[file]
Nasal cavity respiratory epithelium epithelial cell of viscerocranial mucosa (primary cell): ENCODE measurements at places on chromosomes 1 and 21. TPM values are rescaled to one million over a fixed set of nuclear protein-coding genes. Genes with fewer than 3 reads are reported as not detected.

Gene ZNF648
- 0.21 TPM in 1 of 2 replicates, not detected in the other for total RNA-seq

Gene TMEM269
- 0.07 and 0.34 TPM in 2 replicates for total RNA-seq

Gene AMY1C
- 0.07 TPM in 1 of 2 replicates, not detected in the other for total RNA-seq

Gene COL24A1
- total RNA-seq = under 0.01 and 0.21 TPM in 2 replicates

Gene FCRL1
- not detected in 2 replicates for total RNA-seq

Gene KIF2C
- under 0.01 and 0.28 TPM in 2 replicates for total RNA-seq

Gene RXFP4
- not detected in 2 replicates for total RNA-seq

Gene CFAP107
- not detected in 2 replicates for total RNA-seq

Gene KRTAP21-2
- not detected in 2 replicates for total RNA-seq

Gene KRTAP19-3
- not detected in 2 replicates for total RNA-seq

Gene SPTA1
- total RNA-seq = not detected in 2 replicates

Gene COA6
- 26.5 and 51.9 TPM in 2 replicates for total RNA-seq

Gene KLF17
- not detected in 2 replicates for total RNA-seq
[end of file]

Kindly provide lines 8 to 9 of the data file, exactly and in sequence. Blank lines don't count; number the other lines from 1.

Gene COL24A1
- total RNA-seq = under 0.01 and 0.21 TPM in 2 replicates